\href{https://git.physik.uni-wuerzburg.de/ALF/ALF/-/blob/master/Documentation/doc.pdf}{ALF
documentation}, especially Fig. 2.
\end{enumerate}
......
! Copyright (C) 2016 - 2020 The ALF project
!
! The ALF project is free software: you can redistribute it and/or modify
! it under the terms of the GNU General Public License as published by
! the Free Software Foundation, either version 3 of the License, or
! (at your option) any later version.
!
! The ALF project is distributed in the hope that it will be useful,
! but WITHOUT ANY WARRANTY; without even the implied warranty of
! MERCHANTABILITY or FITNESS FOR A PARTICULAR PURPOSE. See the
! GNU General Public License for more details.
!
! You should have received a copy of the GNU General Public License
! along with ALF. If not, see http://www.gnu.org/licenses/.
!
! Under Section 7 of GPL version 3 we require you to fulfill the following additional terms:
!
! - It is our hope that this program makes a contribution to the scientific community. Being
! part of that community we feel that it is reasonable to require you to give an attribution
! back to the original authors if you have benefitted from this program.
! Guidelines for a proper citation can be found on the project's homepage
! http://alf.physik.uni-wuerzburg.de
!
! - We require the preservation of the above copyright notice and this license in all original files.
!
! - We prohibit the misrepresentation of the origin of the original source files. To obtain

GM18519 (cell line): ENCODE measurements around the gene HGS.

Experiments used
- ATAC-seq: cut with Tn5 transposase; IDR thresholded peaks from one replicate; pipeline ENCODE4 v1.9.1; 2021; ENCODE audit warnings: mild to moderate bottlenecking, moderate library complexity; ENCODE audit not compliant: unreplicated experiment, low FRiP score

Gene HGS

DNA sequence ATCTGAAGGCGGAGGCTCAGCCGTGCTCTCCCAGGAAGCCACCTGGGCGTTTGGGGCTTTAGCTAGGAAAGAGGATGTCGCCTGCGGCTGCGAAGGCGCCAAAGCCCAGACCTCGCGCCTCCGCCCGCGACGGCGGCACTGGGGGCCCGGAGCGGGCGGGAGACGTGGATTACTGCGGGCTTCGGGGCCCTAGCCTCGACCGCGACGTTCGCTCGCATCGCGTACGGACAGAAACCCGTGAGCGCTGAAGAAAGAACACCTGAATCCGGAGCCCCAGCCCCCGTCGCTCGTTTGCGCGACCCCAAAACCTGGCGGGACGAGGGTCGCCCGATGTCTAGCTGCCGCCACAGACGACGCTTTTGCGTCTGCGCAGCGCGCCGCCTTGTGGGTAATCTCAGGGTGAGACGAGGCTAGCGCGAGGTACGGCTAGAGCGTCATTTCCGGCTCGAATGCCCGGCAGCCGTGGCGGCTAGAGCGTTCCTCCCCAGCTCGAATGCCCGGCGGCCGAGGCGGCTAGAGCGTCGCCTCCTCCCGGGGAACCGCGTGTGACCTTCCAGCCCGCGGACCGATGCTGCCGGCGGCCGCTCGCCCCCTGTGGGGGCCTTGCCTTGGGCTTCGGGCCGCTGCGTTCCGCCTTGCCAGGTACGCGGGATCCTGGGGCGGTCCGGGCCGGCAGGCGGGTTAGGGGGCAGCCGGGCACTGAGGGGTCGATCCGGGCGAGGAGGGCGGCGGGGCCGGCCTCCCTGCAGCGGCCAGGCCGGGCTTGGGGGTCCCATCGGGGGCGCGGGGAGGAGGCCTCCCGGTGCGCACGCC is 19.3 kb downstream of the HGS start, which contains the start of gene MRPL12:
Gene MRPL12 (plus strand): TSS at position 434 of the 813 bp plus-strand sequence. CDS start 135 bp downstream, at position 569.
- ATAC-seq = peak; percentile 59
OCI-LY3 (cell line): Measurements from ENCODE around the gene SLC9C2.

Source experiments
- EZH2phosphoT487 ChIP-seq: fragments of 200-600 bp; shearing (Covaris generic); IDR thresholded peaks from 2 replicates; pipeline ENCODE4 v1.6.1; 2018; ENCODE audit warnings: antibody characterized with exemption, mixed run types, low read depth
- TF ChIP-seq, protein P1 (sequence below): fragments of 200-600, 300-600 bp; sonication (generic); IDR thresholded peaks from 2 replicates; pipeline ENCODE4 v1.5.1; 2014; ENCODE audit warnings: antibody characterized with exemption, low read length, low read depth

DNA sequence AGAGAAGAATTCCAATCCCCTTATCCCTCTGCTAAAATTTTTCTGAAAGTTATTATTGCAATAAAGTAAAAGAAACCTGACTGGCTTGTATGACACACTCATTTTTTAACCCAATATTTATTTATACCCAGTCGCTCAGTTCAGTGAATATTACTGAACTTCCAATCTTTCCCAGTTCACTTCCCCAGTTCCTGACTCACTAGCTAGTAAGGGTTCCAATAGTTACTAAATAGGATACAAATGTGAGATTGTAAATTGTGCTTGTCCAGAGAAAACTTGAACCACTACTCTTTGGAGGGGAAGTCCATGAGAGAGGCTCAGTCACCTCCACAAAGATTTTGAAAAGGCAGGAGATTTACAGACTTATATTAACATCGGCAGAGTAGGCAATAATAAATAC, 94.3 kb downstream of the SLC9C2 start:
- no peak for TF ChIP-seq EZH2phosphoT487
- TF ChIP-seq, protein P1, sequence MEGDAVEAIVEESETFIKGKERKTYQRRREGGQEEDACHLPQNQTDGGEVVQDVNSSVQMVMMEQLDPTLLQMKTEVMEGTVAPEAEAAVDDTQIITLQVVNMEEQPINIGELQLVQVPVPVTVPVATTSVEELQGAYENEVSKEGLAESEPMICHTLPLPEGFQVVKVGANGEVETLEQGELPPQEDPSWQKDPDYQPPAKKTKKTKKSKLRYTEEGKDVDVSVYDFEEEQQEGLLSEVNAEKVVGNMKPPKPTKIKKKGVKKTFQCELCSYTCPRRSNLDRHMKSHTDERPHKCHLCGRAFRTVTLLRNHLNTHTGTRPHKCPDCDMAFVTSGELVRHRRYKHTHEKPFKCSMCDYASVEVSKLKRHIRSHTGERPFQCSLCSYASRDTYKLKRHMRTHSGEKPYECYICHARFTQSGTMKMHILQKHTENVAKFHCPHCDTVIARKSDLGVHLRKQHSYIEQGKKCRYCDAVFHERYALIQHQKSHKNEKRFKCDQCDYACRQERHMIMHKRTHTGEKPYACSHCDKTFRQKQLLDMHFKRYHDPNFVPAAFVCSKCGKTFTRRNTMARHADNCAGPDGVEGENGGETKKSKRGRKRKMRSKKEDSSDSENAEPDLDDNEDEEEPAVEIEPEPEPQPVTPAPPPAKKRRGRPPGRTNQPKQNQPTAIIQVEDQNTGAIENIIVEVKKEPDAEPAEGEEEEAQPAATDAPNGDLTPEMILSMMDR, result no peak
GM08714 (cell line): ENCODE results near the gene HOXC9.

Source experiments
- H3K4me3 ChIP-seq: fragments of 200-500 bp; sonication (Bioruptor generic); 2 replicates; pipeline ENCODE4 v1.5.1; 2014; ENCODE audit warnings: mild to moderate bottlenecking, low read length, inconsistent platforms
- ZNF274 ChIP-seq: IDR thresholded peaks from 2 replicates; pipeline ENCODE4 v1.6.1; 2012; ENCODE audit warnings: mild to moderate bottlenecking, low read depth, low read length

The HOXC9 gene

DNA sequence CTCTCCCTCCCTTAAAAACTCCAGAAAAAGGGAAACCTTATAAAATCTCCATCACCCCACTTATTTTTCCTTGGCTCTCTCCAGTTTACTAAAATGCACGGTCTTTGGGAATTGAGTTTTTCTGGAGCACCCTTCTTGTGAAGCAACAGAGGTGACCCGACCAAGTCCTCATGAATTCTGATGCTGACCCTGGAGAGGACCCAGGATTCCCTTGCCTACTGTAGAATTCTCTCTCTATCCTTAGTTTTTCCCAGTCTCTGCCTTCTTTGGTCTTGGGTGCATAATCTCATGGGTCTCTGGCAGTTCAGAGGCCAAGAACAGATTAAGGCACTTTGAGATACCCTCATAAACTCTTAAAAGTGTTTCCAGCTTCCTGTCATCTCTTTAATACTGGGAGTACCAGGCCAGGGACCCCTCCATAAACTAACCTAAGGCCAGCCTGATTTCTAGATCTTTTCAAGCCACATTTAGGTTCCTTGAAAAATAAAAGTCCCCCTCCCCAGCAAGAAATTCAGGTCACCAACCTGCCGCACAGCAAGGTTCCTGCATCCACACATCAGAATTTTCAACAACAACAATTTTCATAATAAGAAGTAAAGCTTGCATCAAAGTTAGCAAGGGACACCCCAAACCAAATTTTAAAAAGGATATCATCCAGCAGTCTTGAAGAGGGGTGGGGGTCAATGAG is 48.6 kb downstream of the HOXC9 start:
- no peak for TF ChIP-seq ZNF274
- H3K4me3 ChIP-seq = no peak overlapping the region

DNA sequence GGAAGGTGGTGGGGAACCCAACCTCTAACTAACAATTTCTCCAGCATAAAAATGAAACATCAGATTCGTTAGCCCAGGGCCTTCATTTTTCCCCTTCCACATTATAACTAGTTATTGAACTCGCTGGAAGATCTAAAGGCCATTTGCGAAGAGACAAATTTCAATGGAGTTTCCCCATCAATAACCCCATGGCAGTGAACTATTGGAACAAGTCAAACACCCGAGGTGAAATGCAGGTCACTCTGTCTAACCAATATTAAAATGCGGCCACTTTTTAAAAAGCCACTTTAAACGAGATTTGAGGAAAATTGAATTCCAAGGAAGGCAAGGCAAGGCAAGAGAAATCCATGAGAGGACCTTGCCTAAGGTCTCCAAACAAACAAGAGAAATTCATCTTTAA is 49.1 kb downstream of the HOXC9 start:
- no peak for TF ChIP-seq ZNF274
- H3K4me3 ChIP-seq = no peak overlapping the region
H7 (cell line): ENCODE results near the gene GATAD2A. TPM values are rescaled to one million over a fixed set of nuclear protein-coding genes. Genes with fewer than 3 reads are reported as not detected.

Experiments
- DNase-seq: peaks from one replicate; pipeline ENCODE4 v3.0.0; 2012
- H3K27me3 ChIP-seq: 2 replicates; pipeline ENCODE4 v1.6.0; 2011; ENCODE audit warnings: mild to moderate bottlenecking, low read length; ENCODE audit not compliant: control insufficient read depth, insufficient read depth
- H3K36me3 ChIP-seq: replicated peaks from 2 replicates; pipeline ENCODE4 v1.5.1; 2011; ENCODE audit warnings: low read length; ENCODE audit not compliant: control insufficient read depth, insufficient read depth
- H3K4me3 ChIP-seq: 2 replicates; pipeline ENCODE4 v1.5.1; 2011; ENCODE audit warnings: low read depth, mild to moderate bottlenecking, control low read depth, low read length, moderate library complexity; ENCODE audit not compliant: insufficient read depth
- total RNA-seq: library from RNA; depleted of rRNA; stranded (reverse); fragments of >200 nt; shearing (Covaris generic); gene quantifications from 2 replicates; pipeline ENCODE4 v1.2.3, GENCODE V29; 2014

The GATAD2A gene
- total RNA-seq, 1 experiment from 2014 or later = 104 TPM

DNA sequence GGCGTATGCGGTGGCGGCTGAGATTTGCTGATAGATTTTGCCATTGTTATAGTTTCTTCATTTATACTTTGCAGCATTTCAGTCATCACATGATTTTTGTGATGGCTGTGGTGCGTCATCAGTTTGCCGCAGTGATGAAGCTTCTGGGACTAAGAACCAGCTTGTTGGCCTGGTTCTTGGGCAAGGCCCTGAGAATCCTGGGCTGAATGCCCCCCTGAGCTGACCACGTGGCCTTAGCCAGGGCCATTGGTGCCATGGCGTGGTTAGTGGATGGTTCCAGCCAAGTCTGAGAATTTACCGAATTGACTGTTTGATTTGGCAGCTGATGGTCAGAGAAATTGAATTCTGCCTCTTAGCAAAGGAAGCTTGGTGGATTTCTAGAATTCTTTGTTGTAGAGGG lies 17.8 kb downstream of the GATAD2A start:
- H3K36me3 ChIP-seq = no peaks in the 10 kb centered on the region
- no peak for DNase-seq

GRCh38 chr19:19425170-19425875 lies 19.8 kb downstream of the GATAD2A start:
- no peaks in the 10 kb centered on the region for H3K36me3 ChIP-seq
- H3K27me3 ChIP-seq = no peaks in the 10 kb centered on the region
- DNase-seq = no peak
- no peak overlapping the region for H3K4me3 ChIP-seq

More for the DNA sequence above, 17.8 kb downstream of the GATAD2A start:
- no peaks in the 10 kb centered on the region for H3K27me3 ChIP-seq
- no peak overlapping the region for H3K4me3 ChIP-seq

! the original source files please visit the homepage http://alf.physik.uni-wuerzburg.de .
!
! - If you make substantial changes to the program we require you to either consider contributing
! to the ALF project or to mark your material in a reasonable way as different from the original version
!--------------------------------------------------------------------
!> @author
!> ALF-project
!>
!> @brief
!> This module defines the Hamiltonian and observables. Here, we have included a
!> set of predefined Hamiltonians. They include the Hubbard and SU(N) tV models
!> on honeycomb, pi-flux and square lattices.
!> @details
!> The public variables of this module are the following
!>
!>
!> @param [public] OP_V
!> \verbatim
!> Type (Operator), dimension(:,:), allocatable
!> List of operators of type=1,2 and 3 describing the sequence of interactions on a time slice.
!> The first index runs over this sequence. The second corresponds to the flavor index. \endverbatim
!>
!> @param [public] OP_T
!> \verbatim
!> Type (Operator), dimension(:,:), allocatable
!> Sequence of operators accounting for the hopping on a time slice. This can include various